Cal still ‘golden’
for new casinos

Jan 30, 2007 3:45 AM

While California over the past five years has evolved as the nation’s most fertile state for new casinos, the region north of San Diego has established itself as a hotspot for Las Vegas-style casino resorts.

For instance, casinos overflowing with slot machines and Nevada-style table games have sprouted along the San Luis Rey River corridor up to Palomar Mountain and Lake Henshaw — once great outdoor country for hikers, campers and fishermen.

About 30 miles east of Escondido, the Santa Ysabel Band of Diegueno Indians is putting the finishing touches on its casino overlooking Lake Henshaw.

"You are going to be amazed when you look at it," Santa Ysabel Chairman Johnny Hernandez told the North County Times. "It’s a great view."

The 700-member tribe plans to open its casino in March. When it opens, it will join four others in the area on the Pala, Pauma, Rincon and San Pasqual Indian reservations.

The casino will compete for customers with others closer to major highways. That’s why the tribe intentionally kept it small, at about 35,000 square feet and 349 slot machines. Keeping the number of machines under 350 will allow the tribe to continue to receive stipends from the revenue-sharing trust fund from wealthier tribes’ casinos.

Hernandez said they chose the remote setting for its scenic beauty. His tribe hopes to capture some of the thousands of travelers who visit the historic mountain community of Julian and the surrounding countryside looking to get away from "city life," Hernandez said.

"We made it our casino," Hernandez said. "We didn’t want to make it Harrah’s."

Harrah’s is a partner with the neighboring Rincon Band of San Luiseno Indians in a huge resort casino with a high-rise hotel.

While Santa Ysabel begins its venture into gambling, two other tribes in the area have already negotiated deals with the state, allowing them to build larger casinos with more than 2,000 slot machines each. The Pala Band of Mission Indians owns a large-scale casino hotel and resort 15 miles north of Escondido.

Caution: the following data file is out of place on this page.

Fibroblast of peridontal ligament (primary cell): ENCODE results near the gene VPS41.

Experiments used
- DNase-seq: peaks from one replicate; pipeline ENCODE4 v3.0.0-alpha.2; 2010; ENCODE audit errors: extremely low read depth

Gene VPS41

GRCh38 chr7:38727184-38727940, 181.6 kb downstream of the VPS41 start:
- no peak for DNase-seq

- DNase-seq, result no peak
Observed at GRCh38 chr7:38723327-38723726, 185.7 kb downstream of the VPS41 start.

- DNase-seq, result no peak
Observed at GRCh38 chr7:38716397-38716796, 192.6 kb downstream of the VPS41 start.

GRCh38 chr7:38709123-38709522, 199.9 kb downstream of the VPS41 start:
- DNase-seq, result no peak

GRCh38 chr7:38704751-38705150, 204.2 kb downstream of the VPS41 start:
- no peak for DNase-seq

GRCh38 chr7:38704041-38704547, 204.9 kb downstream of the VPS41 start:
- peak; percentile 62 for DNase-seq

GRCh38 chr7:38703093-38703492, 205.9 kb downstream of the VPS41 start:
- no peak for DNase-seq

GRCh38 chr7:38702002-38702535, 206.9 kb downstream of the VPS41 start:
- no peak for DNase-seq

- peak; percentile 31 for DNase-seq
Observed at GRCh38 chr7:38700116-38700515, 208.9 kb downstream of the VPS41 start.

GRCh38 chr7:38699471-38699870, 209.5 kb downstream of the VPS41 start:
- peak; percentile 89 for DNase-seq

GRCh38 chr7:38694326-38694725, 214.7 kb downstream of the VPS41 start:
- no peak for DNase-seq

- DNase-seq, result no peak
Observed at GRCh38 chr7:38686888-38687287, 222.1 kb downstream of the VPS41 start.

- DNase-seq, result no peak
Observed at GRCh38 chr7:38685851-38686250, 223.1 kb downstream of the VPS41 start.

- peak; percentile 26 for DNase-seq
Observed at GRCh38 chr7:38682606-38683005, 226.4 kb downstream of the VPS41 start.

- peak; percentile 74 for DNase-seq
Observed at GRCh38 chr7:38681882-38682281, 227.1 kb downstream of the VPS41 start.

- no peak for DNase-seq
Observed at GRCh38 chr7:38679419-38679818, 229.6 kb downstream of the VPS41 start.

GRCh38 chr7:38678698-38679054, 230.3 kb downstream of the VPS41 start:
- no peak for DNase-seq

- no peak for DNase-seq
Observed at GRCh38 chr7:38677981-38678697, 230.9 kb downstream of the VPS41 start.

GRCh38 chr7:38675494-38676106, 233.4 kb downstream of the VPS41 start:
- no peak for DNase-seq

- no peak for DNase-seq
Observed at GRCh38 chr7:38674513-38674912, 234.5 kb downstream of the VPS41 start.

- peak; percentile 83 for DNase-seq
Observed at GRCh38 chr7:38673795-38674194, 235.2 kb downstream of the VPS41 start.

The Pauma Band of Mission Indians a few miles east of the Pala Indian Reservation announced last year that it will build a $300 million casino and hotel with the help of its partners, the Mashantucket Pequots of Connecticut, which owns and operates Foxwoods.

Hernandez said he’s not worried about competition. Most tribal leaders say that having a variety of casinos attracts visitors to the area, benefiting all.

Alan Meister, an economist with the financial consulting firm Analysis Group, said that San Diego County tribes have reason to be optimistic. San Diego, Riverside, Orange and Los Angeles counties have a combined population of about 18 million.

"There are definitely going to be competition effects," Meister said. "That’s why you see all the advertising. They want you to choose one over the other, but there are a lot of customers to go around."

In his annual Indian Gaming Industry Report, Meister estimated that Indian gambling revenues grew about 24 percent, from $5.8 billion in 2004 to $7 billion in 2005. There are 57 Indian casinos in California — including eight in San Diego County — with about 60,000 slot machines.

"Based upon the continued statewide growth of Indian gaming, California does not seem to be near its saturation point," Meister wrote in his report. "Thus, an increase in the supply of gaming may continue to yield positive returns."